probiotic developed atopic eczema, compared with forty-six percent of those
given the placebo. In other words, the frequency of eczema in the
probiotic group was half of the placebo group.
The researchers concluded, "Our results suggest that
gut microflora have unique, yet largely unexplored endogenous immunomodulatory
properties. These properties might be indispensable in the fight
against the increasing frequency of atopic, and possibly other, immunological
Atopic eczema is regarded as one of a group of allergic
diseases including allergic rhinitis and asthma. The recent rapid
rise in atopic diseases has sparked interest in the cause and treatment
of these chronic disorders. Increased intestinal permeability is
one possible explanation of the link between the intestinal tract and endpoint
organs such as the skin or respiratory tract. Also called "leaky
gut syndrome," excessive intestinal permeability may allow substances that
would normally be eliminated through the bowel to escape from the gut into
the general circulation provoking an immune response.
The intestinal tract contains a major portion of the immune system.
Some scientists believe that early exposure to bacteria such as lactobacillus
stimulates and enhances the intestinal immune response in children, resulting
in less atopic disease over the lifespan of the individual.
Edgar Cayce gave numerous readings describing leaky
gut syndrome for a variety of disorders, especially skin diseases such
as psoriasis. For more information on the Cayce hypothesis, see the
peer-reviewed journal article, "Systemic Aspects of Psoriasis: An Integrative
Model Based on Intestinal Etiology" on the Meridian Institute website:
Kalliomaki M. Probiotics in primary prevention of atopic disease: a
randomised placebo-controlled trial. Lancet. 2001 Apr 7;357(9262):1076-9.
MULTIDIMENSIONAL AND INTEGRATIVE MEDICINE
Eric Mein and David McMillin gave a presentation
at the American Holistic Medical Association (AHMA) 24 Annual Scientific
Conference in Miami on May 3, 2001. The talk, titled "Multidimensional
and Integrative Medicine," focused on the concept of multidimensional healing
as researched by Meridian Institute. The Cayce holistic model
was explained using the phrase, "Spirit is the life, mind is the builder,
physical is the result." The placebo response was identified as a
common manifestation of spirit as it heals the body.
Participants were given practical tools for discussing
and identifying the multidimensional aspects of healing, including six
forms of healing listed on the Healing Questionnaire (cure, care,
quality of life, empowerment, enlightenment, and soul development).
Case reports from Meridian Institute projects were used to illustrate these
complex concepts and provide guidance for integrating the multidimensional
model into a clinical setting.
The transformational paradigm of healing was presented
within the context of healing as a spiritual initiation for everyone involved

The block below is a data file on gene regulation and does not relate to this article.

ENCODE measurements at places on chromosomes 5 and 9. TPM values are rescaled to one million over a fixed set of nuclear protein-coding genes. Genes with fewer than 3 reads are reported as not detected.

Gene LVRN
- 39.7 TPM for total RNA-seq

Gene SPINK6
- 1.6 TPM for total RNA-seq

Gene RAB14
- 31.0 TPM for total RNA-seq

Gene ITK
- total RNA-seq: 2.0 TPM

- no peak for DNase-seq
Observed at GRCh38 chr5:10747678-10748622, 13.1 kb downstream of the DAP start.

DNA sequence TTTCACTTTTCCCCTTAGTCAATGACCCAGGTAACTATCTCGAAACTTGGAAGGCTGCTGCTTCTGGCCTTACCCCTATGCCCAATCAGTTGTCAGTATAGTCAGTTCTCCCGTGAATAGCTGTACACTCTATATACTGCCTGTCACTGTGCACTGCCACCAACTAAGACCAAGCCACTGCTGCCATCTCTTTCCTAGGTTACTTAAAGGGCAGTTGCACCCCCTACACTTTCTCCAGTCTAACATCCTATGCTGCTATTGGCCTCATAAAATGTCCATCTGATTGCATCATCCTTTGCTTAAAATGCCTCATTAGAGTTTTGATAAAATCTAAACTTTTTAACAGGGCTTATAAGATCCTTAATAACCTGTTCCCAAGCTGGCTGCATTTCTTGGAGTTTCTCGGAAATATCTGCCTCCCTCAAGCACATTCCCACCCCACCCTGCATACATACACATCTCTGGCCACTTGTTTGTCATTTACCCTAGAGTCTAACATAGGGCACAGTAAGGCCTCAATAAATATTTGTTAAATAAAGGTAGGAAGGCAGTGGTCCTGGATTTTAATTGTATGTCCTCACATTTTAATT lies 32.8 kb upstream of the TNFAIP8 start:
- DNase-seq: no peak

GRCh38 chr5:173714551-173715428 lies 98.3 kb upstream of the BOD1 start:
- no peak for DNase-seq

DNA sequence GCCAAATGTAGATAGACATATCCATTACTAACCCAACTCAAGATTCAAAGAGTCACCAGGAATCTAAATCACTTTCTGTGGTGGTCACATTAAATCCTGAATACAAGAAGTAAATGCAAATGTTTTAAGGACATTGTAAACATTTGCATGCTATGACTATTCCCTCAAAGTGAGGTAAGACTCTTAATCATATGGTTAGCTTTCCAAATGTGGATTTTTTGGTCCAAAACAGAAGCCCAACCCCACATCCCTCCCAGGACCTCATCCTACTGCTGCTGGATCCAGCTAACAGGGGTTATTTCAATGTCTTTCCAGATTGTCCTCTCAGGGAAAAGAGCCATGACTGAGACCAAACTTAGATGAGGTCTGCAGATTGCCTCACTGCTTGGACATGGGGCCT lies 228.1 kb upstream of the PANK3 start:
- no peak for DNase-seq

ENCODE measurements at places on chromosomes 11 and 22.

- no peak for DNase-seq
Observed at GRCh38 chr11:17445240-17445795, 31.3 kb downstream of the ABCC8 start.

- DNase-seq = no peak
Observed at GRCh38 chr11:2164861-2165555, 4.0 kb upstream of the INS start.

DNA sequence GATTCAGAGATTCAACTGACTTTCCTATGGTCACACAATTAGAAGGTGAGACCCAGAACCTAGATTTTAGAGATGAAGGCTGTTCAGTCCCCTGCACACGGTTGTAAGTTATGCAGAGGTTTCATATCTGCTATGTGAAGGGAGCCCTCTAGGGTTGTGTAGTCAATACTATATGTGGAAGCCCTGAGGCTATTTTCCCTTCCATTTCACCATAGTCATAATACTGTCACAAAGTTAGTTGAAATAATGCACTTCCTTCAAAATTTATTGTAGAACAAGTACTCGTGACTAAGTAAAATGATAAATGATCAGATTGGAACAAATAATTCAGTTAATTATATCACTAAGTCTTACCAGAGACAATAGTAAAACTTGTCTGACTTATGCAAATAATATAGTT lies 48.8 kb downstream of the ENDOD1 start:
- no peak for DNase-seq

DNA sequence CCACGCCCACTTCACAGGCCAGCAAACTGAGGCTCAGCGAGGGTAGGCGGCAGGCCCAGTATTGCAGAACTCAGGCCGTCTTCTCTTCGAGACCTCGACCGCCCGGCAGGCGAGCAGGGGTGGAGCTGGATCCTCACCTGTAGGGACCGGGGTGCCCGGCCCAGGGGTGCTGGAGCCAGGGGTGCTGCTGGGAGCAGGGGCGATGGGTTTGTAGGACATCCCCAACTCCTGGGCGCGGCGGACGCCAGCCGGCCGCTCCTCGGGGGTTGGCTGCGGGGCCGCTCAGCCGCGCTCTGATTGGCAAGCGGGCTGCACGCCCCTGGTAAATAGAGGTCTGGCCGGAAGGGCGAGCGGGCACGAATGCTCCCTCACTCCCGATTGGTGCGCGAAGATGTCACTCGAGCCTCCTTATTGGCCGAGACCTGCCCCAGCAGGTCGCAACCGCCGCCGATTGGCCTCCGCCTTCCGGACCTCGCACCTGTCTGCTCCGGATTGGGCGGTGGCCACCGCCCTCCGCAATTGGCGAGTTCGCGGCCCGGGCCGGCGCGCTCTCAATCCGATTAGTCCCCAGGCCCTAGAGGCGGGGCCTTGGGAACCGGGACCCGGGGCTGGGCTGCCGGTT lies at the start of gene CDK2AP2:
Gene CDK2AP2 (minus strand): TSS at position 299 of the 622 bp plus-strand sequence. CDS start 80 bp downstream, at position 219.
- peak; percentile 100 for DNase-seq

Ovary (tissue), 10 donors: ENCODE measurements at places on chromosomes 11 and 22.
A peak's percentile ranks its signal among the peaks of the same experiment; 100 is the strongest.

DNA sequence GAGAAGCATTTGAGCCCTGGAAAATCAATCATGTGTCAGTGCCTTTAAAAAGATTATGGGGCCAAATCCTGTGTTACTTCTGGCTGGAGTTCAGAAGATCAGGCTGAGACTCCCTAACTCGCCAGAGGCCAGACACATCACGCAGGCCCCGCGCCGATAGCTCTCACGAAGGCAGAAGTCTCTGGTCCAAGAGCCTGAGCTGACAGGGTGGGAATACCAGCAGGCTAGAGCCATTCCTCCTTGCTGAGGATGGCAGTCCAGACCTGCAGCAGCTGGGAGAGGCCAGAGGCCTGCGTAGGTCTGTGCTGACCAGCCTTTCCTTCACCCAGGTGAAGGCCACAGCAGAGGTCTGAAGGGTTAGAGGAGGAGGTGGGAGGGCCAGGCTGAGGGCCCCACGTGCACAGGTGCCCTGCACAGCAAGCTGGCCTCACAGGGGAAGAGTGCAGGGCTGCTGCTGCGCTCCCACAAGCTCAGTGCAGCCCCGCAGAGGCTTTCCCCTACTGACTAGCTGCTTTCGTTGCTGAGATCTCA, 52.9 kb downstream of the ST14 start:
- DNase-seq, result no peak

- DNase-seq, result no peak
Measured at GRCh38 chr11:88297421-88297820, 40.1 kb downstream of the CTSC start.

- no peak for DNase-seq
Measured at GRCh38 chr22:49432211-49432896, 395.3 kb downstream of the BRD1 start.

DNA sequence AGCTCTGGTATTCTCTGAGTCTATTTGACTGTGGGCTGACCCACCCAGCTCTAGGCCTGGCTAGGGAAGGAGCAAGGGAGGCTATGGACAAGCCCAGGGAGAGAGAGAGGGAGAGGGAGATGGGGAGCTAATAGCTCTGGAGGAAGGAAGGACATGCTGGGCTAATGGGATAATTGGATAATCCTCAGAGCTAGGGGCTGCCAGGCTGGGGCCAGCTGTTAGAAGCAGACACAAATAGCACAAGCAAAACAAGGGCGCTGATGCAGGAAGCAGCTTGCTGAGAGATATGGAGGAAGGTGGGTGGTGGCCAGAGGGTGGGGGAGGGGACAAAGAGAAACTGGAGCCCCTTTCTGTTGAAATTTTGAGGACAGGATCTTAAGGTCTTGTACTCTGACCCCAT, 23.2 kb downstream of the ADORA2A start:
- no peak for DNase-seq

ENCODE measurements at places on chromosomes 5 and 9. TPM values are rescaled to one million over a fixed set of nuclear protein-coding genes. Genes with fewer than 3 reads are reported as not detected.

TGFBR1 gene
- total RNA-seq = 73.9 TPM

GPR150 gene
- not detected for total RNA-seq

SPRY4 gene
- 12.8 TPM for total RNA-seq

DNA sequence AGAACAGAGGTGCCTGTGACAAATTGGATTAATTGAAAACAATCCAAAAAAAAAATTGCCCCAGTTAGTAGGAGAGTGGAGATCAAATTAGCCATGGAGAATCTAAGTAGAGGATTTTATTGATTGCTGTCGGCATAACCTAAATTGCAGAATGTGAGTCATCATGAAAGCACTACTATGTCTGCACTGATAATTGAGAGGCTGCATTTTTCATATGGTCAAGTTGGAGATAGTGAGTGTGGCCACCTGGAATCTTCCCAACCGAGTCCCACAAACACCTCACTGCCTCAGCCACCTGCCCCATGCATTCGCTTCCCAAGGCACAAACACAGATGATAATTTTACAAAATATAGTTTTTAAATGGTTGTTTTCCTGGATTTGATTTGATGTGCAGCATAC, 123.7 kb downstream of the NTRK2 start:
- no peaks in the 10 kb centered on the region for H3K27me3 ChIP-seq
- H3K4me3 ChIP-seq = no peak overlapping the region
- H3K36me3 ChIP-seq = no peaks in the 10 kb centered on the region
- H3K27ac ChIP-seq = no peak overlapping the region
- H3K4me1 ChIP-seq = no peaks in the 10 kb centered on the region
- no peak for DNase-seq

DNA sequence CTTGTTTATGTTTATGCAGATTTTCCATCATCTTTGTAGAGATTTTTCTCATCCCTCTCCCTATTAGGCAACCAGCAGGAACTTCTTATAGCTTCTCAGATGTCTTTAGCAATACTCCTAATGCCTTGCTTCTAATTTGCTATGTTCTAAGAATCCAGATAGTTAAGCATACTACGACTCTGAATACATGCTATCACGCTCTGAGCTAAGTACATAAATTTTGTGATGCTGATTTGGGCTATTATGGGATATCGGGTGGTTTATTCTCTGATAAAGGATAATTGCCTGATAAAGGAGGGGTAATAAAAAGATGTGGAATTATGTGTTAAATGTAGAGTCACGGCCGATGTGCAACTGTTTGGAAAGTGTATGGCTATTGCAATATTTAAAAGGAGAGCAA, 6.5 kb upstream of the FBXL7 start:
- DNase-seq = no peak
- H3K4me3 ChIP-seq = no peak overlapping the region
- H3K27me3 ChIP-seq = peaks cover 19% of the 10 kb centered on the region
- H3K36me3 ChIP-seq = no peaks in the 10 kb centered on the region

(including caregivers and practitioners). The shadow aspects of transformation
(such as projection and guilt) were discussed with an emphasis on respect
for the patient's beliefs and values.
Participants were encouraged to use reflective meditation
to get in touch with core beliefs and experiences of multidimensional healing.
With such a personal understanding of the various forms of healing, clinicians
are better able to communicate these ideas to patients. The Healing
Questionnaire, an outline of the presentation, and links to audio excerpts
from the talk are available on the Meridian Institute website at:
Ulcerative colitis is a painful and distressing illness
that modern medical science regards as incurable and of unknown causation.
Meridian Institute created a protocol for this condition based on the numerous
readings given by Edgar Cayce for individuals suffering from this disorder.
Although the Cayce readings provide an individualized treatment plan for
each person, a common treatment pattern for ulcerative colitis includes
an herbal formula (Tonic # 208) consisting of wild ginseng, Canadian snakeroot
("wild ginger"), lactated pepsin and stillingia. In addition to the
tonic, the protocol treatment plan also includes a basic diet that focuses
heavily on keeping a proper alkaline/acid balance while avoiding foods
that produce toxicity and drain the system. Essentially, the diet
consists mainly of fruits and vegetables while avoiding fried foods and
refined carbohydrates ("junk food"). Certain food combinations are
The following anecdote documents the results obtained
by a seventy-seven-year-old man who had endured the bloody diarrhea and
constipation associated with this disease for ten years before he obtained
the Ulcerative Colitis Research Protocol. He started the treatment
plan on December 18, 2000 and within sixteen days he reported that his
bleeding had cleared and his stool was normal. "I can't believe it
after ten years of problems - It's great!" On the follow-up data
collection forms that are an integral part of each protocol, he credited
his recovery to the Cayce diet (which he followed about 75%) and the #208
Over the years, there have been a number of individuals
suffering from ulcerative colitis who have reported similar positive experiences
using the Cayce approach. Based on this preliminary data, Meridian
Institute is interested in developing a cooperative relationship with a
clinician or researcher who is willing and capable of doing more extensive
research in this area. An initial study could involve the use of
the #208 herbal tonic described above. Interested parties can contact
us via the phone number or addresses listed at the end of this newsletter.